Rivian closes $1.3B funding round

Rivian $1.3B funding round

The year 2019 has been good to Rivian, an electric truck maker headquartered in Plymouth, Michigan.

The company completed four funding rounds this year, and the latest, announced on Dec. 23, was a doozy: a $1.3 billion investment led by funds and accounts advised by T. Rowe Price Associates.

Amazon, Ford Motor Company and funds managed by BlackRock also participated in the round. 

“This investment demonstrates confidence in our team, products, technology and strategy. We are extremely excited to have the support from such strong shareholders,” said Rivian founder and CEO RJ Scaringe in a statement. 

The truck maker’s three previous funding rounds included a $700 million investment led by Amazon. In April, Rivian announced that Ford Motor Company invested $500 million and that the companies would collaborate on a delivery van utilizing Rivian’s skateboard platform.

In September, Cox Automotive announced its $350 million investment in Rivian, complemented by plans to collaborate on logistics and service. 

On top of that, also in September, Rivian announced it was collaborating with Amazon on the development of an electric delivery van and that 100,000 of these vans had been ordered, with deliveries starting in 2021.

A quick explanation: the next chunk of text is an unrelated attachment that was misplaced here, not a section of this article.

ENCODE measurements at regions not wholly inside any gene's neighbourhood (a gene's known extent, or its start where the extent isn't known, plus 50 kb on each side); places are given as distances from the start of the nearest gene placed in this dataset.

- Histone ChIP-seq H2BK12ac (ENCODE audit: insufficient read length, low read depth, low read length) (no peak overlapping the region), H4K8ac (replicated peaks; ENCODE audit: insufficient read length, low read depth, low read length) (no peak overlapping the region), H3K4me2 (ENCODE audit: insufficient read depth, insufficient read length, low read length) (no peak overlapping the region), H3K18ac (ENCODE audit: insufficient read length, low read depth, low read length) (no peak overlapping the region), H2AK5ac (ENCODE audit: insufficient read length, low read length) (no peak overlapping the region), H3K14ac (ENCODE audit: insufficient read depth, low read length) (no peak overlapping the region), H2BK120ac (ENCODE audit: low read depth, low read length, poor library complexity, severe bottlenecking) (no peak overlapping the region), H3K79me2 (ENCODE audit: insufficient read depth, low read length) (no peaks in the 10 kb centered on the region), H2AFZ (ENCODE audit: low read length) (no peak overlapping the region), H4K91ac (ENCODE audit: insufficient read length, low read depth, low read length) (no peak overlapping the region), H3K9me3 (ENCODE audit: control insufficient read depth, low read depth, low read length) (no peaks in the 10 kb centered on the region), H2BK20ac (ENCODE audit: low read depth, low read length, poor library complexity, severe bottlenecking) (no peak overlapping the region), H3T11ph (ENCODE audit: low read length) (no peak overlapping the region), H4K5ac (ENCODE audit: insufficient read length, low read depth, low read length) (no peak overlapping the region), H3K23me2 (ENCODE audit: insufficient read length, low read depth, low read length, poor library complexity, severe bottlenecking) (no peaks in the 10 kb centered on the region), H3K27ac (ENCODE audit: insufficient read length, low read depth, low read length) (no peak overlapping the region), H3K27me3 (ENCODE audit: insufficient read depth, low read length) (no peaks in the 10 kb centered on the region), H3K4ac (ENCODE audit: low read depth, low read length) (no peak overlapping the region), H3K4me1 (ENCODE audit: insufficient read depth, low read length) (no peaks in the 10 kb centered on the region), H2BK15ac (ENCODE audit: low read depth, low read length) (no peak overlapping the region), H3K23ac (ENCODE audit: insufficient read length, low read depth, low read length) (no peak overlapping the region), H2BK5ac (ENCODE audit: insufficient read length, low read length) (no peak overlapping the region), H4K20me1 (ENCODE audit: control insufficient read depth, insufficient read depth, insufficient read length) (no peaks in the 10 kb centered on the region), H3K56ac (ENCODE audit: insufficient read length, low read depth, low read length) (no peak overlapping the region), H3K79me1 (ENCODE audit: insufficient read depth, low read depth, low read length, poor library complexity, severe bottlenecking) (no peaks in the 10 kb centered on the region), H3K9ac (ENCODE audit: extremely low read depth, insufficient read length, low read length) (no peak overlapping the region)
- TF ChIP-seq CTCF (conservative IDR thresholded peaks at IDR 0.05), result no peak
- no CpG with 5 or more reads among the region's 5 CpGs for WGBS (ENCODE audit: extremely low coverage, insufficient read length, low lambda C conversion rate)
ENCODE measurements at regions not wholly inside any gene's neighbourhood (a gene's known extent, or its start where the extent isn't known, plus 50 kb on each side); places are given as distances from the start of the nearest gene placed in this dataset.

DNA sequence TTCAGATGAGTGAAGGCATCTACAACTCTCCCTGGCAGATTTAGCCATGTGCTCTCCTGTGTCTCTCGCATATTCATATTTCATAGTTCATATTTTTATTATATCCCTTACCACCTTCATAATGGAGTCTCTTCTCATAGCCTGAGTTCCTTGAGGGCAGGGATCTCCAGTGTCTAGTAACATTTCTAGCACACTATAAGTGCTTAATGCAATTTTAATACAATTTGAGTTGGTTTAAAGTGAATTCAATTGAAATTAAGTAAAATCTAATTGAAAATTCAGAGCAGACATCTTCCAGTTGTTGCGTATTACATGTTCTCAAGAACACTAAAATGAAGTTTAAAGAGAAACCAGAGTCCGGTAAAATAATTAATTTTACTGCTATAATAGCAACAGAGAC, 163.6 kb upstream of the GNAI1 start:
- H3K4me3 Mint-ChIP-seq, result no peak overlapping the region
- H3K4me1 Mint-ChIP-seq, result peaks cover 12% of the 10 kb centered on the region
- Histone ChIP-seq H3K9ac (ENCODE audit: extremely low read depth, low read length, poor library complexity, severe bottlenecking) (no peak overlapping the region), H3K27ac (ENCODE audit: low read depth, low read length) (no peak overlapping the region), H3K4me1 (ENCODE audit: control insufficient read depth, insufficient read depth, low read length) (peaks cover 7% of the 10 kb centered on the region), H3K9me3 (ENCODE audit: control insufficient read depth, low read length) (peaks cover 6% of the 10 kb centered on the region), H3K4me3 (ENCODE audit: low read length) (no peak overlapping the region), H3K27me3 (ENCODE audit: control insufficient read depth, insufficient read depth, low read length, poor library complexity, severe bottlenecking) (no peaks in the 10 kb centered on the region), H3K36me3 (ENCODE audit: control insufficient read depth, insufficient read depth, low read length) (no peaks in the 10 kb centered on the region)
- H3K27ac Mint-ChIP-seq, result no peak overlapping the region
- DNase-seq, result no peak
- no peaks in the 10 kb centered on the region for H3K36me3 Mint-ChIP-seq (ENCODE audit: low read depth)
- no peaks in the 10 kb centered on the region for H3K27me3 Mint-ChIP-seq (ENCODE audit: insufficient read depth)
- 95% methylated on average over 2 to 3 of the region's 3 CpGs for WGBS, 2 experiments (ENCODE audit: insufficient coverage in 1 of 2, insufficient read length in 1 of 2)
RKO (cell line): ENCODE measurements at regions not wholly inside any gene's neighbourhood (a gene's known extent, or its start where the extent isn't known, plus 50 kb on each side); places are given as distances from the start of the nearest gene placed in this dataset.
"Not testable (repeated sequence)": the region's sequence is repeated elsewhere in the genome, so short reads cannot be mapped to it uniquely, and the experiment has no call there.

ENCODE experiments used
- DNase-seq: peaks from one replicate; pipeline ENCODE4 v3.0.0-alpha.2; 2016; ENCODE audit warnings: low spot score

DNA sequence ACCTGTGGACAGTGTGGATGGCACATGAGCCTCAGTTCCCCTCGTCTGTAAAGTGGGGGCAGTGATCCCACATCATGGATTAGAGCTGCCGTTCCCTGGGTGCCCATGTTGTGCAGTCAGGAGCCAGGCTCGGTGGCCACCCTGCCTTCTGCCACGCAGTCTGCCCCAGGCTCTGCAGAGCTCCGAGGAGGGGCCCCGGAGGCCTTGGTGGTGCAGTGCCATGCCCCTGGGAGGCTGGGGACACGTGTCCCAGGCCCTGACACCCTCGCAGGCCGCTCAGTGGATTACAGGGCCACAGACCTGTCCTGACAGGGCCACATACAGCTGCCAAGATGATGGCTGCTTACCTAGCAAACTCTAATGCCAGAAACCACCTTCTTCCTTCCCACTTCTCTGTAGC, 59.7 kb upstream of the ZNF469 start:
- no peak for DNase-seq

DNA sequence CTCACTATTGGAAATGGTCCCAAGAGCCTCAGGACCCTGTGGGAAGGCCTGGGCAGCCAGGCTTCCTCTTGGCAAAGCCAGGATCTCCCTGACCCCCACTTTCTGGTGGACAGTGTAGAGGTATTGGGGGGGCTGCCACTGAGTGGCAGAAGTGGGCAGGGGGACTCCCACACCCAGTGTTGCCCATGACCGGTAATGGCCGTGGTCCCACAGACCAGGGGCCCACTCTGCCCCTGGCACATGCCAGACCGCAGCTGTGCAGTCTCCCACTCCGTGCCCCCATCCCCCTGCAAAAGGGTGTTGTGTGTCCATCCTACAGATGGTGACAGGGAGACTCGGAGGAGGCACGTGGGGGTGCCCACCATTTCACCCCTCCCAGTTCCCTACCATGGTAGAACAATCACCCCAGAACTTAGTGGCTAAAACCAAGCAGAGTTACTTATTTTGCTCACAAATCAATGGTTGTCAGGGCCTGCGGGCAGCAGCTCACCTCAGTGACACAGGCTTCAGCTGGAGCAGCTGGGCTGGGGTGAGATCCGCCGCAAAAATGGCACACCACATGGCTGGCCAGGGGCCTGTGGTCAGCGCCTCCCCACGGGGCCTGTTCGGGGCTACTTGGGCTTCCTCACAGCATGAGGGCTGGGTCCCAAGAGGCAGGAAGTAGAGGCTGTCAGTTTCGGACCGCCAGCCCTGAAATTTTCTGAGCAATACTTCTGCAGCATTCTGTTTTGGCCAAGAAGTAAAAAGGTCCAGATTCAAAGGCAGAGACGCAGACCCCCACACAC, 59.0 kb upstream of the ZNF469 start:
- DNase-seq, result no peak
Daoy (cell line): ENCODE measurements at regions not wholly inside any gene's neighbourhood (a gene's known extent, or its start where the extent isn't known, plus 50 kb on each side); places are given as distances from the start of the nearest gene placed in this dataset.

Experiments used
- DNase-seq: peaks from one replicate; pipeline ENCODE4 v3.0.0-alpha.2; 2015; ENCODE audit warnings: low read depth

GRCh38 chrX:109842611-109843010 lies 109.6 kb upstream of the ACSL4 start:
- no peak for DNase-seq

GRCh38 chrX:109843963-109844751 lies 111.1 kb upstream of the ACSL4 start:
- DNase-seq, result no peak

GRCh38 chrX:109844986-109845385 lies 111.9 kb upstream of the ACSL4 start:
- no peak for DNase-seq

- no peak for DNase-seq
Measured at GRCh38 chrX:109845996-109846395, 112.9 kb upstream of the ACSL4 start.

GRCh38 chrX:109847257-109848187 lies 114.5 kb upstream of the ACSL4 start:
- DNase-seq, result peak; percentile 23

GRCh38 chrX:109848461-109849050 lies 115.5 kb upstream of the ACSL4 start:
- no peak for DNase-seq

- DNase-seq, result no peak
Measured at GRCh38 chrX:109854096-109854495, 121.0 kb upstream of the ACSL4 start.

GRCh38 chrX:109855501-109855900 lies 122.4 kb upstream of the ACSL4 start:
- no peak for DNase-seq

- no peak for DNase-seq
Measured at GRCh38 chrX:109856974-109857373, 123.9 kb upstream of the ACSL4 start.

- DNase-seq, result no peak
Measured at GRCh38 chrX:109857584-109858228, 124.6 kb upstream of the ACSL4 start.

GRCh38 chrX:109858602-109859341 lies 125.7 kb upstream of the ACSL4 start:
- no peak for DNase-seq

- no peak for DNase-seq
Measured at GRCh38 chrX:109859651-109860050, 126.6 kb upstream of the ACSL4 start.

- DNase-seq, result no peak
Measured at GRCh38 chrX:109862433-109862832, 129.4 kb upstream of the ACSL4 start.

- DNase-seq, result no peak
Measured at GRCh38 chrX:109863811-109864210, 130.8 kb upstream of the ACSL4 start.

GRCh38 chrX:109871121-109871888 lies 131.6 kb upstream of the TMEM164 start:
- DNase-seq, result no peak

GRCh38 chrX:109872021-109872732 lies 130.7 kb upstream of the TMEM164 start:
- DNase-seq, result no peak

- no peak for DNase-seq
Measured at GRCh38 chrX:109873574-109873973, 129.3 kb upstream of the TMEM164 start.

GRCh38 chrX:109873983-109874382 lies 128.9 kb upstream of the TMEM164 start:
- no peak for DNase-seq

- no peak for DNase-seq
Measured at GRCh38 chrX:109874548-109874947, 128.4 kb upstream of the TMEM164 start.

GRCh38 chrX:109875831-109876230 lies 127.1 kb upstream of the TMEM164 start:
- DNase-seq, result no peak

A self-styled “adventure vehicle” maker, Rivian plans to produce its two battery-electric truck models, the R1T truck and R1S SUV, at a former Mitsubishi Motors plant in Normal, Illinois, that it acquired in 2017.

Both the truck and SUV will provide more than 400 miles of range and an “unmatched combination of off-road utility and high performance,” according to the company.

These vehicles use the company’s flexible skateboard platform and will be produced at Rivian’s manufacturing plant in Normal, with customer deliveries expected to begin at the end of 2020.

Rivian has development centers in Plymouth; San Jose and Irvine, California; Vancouver, Canada; and Surrey, England, along with a 2.6 million-square-foot manufacturing plant in Normal. 

It joins other startups as well as established manufacturers in what has become a race to build all-electric pickup trucks.

Tesla (NASDAQ: TSLA) unveiled its futuristic Cybertruck in November.  Ford (NYSE: F) and General Motors (NYSE: GM) are developing similar vehicles.